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Reviewers: Tony Augarde [Editor], Steve Arloff, Nick Barnard, Pierre Giroux, Don Mather, Glyn Pursglove, George Stacy, Sam Webster, Jonathan Woolf



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DICK MORRISSEY QUARTET

Here and Now and Sounding Good
&
Storm Warning!

Vocalion 2CDSML 8479

 

 


Here and Now and Sounding Good
1. Off the Wagon
2. Corpus
3. Don't Fall Over the Bridge
4. Sunday Lunch
5. Little Miss Sadly
6. El Schtuck

Dick Morrissey - Tenor sax
Harry South- Piano
Phil Bates - Bass
Bill Eyden - Drums

Storm Warning!
1. Storm Warning
2. What Is There To Say?
3. Come Rain Or Come Shine
4. Wind Of Change
5. Get Out Of Town
6. March On

Dick Morrissey - Tenor sax
Harry South - Piano
Phil Bates - Bass
Phil Seamen - Drums

 

This is a double CD reissuing two Mercury LPs from 1966 and 1967 - although the albums are not arranged chronologically, which is mysterious. Dick Morrissey was one of the foremost British tenor-saxists from the sixties onwards. He is probably best remembered as co-founder of Morrissey-Mullen with guitarist Jim Mullen, a group which introduced many British listeners to jazz-rock.

These Mercury albums precede Morrissey's collaboration with Mullen and present him as a young bebop player in his mid-twenties. Dick was a forthright player - able to blow hard, especially on such tracks as the tearaway Don't Fall Over The Bridge, which was written by Tubby Hayes and is very similar to Tubby's Second City Steamer. Although he is quite outspoken on this and several other tracks, Morrissey could also play ballads calmly - like the standard What Is There To Say? and Stan Tracey's Little Miss Sadly, which is wistful rather than mournful.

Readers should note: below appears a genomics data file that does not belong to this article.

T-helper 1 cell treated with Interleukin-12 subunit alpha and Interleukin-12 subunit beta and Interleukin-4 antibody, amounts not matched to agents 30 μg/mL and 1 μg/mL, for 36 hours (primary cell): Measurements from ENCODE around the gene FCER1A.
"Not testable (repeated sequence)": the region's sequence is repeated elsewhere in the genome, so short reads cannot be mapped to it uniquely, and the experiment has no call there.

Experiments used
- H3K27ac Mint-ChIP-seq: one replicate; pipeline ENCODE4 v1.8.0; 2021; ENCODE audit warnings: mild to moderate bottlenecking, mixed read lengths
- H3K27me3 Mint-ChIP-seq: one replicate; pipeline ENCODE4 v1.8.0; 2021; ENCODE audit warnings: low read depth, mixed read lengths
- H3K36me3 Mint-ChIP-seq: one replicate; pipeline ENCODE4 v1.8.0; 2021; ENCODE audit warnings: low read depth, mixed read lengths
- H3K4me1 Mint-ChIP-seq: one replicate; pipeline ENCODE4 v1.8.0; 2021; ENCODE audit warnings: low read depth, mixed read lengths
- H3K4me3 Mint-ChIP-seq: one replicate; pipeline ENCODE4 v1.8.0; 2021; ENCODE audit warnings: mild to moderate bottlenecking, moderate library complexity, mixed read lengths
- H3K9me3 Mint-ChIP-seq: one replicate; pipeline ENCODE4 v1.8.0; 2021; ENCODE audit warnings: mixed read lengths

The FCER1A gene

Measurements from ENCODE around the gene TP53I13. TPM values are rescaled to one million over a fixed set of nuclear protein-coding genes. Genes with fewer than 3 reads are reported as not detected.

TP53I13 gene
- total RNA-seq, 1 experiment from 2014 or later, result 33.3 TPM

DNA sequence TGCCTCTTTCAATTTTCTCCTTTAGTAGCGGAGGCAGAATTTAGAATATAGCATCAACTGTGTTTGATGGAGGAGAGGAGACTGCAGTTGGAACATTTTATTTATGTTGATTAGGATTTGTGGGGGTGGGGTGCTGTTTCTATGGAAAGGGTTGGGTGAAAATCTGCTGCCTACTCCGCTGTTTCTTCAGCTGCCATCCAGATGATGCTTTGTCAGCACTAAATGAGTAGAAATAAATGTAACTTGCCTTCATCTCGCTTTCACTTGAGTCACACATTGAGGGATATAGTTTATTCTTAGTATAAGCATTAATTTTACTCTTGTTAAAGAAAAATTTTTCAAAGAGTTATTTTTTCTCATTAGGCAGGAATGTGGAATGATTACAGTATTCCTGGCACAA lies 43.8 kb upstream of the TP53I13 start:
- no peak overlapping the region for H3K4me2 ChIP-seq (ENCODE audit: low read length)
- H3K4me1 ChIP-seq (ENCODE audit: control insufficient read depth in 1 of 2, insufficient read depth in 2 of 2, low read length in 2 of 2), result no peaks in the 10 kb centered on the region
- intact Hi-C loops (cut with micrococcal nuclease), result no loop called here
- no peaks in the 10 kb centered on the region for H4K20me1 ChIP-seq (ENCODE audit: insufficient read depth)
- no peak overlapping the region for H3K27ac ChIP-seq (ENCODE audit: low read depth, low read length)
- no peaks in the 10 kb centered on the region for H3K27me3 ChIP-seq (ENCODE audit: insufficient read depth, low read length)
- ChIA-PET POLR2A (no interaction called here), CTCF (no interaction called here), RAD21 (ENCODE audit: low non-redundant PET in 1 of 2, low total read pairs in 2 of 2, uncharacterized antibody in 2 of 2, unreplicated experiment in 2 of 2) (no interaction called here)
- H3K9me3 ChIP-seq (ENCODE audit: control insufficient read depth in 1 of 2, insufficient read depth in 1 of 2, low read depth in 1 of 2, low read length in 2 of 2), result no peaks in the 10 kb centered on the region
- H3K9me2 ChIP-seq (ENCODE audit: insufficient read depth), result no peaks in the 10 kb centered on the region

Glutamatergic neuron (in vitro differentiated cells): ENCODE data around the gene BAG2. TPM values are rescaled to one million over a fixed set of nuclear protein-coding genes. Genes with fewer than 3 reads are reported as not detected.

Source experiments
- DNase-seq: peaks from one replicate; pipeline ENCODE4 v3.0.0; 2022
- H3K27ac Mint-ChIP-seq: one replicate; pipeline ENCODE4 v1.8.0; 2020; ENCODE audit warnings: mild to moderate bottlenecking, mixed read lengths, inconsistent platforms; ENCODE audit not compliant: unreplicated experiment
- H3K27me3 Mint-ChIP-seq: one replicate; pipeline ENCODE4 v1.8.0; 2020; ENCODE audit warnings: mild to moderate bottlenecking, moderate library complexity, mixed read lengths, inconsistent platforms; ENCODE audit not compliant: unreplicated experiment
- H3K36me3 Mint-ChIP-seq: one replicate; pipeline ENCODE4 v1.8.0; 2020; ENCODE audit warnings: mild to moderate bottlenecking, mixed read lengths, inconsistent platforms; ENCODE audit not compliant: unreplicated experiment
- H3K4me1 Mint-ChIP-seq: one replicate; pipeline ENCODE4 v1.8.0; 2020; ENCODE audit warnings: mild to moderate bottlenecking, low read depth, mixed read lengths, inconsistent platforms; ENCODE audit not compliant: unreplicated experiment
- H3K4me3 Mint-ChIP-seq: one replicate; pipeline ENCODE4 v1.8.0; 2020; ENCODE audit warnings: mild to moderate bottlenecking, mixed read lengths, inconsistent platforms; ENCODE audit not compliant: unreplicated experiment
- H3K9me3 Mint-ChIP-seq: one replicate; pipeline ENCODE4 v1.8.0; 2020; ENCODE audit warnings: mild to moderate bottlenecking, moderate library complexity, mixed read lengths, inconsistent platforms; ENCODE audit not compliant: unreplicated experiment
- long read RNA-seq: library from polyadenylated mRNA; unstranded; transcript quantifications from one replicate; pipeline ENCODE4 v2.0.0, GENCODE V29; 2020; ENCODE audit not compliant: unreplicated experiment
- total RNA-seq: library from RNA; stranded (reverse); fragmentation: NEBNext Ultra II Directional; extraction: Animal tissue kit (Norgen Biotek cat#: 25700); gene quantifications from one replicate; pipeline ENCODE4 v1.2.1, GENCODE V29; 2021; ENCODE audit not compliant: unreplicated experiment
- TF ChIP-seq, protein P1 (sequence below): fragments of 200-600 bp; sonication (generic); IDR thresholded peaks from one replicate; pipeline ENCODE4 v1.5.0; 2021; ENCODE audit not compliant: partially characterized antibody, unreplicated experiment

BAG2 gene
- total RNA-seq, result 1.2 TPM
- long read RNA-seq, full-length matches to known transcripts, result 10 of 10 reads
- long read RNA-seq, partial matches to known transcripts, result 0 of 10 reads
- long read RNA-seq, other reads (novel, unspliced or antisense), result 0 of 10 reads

On both LPs, Dick was accompanied by pianist Harry South and bassist Phil Bates, although the drummers were different on each album. Bill Eyden was a busy (sometimes noisy) drummer, as you can hear at the end of Off The Wagon and in Don't Fall Over The Bridge. Phil Seamen could also be assertive, although he was more erratic than Eyden. Phil's rimshots are inconsistent in the title-track of Storm Warning. Harry South and Phil Bates play dependably, although many of the piano solos are not very stimulating.

All in all, this is an enjoyable but hardly outstanding album. My main reservation is that, technically brilliant though he was, Morrissey lacked a distinctive tone which would single him out from the crowd - unlike, say, Sonny Rollins or Ben Webster. Dick's fans may disagree with me, and they will greatly enjoy this double album.

Tony Augarde

www.augardebooks.co.uk



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